“It’s so nice to be back in Benghazi,” Christopher Stevens, US ambassador to Libya, wrote in his diary on the night of Sept. 11, 2012. Stevens felt a “much stronger emotional connection” to Benghazi — with its smaller-town feel, “moist air & green & spacious compound” — than he had for Tripoli. That said, he concluded his entry by noting the “[n]ever ending security threats,” with an ellipsis tailing off toward the end of the page.
Within hours, the compound would be overrun, and Stevens, along with Sean Smith, a State Department communications officer, would be dead in an episode that remains enveloped in controversy. In “13 Hours: The Inside Account of What Really Happened in Benghazi,’’ Mitchell Zuckoff, a journalism professor at Boston University, draws on interviews with five surviving contract security operators who defended the State Department Special Mission Compound and a CIA station called the Annex, to tell the story, almost minute-by-minute, of the desperate attempt to protect Americans and repel the attackers.
Zuckoff endorses the claims of the Senate Intelligence Committee that the State Department could have prevented the attack by responding to intelligence reports indicating the need for enhanced security. In contrast to that report, however, he suggests that there was a “stand down” order delivered by a senior CIA officer, referred to by the pseudonym Bob, which delayed the security team from heading immediately for the Compound.
That said, “13 Hours’’ does not address the larger issues posed by Benghazi, including what Obama officials knew and when they knew it; whether the attack was, as the administration had theorized, a spontaneous protest over “Innocence of Muslims,’’ an anti-Mohammed video posted on YouTube, or a well-planned act of terrorism; and whether White House talking points were designed to mislead the American people about a possible role played by Al Qaeda. Nor does Zuckoff discuss the now routine employment of private contractors instead of military personnel by the federal government to provide security for Americans stationed around the world.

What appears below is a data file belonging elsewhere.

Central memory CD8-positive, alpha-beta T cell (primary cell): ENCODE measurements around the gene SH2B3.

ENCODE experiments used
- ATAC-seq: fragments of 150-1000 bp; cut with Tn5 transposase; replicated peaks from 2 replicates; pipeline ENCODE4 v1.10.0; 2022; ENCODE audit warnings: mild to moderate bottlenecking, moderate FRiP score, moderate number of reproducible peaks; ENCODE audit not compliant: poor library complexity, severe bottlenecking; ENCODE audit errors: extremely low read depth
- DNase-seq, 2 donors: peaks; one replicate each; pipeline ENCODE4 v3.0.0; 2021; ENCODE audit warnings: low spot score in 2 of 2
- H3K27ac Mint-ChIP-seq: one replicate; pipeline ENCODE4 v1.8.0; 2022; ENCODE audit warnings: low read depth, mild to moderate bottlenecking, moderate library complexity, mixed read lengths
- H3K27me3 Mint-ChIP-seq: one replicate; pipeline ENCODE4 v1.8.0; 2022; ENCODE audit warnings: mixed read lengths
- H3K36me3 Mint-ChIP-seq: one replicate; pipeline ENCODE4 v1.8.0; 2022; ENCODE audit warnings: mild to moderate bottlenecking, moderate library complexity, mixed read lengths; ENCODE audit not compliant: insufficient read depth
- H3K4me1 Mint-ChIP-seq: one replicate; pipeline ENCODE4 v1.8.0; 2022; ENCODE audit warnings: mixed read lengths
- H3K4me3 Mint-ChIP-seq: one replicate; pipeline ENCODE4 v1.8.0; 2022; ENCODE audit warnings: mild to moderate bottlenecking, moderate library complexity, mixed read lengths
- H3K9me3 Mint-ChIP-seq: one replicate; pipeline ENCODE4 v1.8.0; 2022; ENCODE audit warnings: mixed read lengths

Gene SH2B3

Instead, Zuckoff focuses on the Benghazi security men — Mark “Oz” Geist, Kris “Tanto” Paronto, John “Tig” Tiegen, Tyrone “Rone” Woods, Jack Silva, and Dave “D.B.” Benton (Benton and Silva are pseudonyms, used to protect the privacy of their families). “13 Hours’’ is a suspenseful (and often violent) account of their competence and courage, written with the hope that their actions will be “understood on their own terms, outside of partisan or political interests.”
Zuckoff is especially effective in evoking 21st century Benghazi, where it is virtually impossible for an American official to distinguish friend from foe. When Tig first entered the Compound, for example, he saw a Libyan man in camouflage pants walking away from the burning barracks. Because the man was unarmed, and “seemed to belong there,” Tig did not shoot him. When he approached the front of the villa, Tig heard someone kick in a door. As he waited for security agents or terrorists to emerge, Tig saw a Land Cruiser speeding by and raised his machine gun. A split second before he fired, he recognized the face of a colleague through the windshield, took his finger off the trigger, and “exhaled.”
The Benghazi survivors have given closed-door testimony to Congress. They still keep in touch with one another. Each wears a black aluminum bracelet etched with the names of their fallen comrades, along with the date and location of their deaths. Although “13 Hours’’ provides little guidance about the foreign policies that will best serve American interests, or about how to secure our embassies, it does provide a moving reminder of the sacrifice made by these men who had voluntarily put themselves in harm’s way, and who “believed in their work and their country.”
Glenn C. Altschuler is the Thomas and Dorothy Litwin professor of American studies at Cornell University.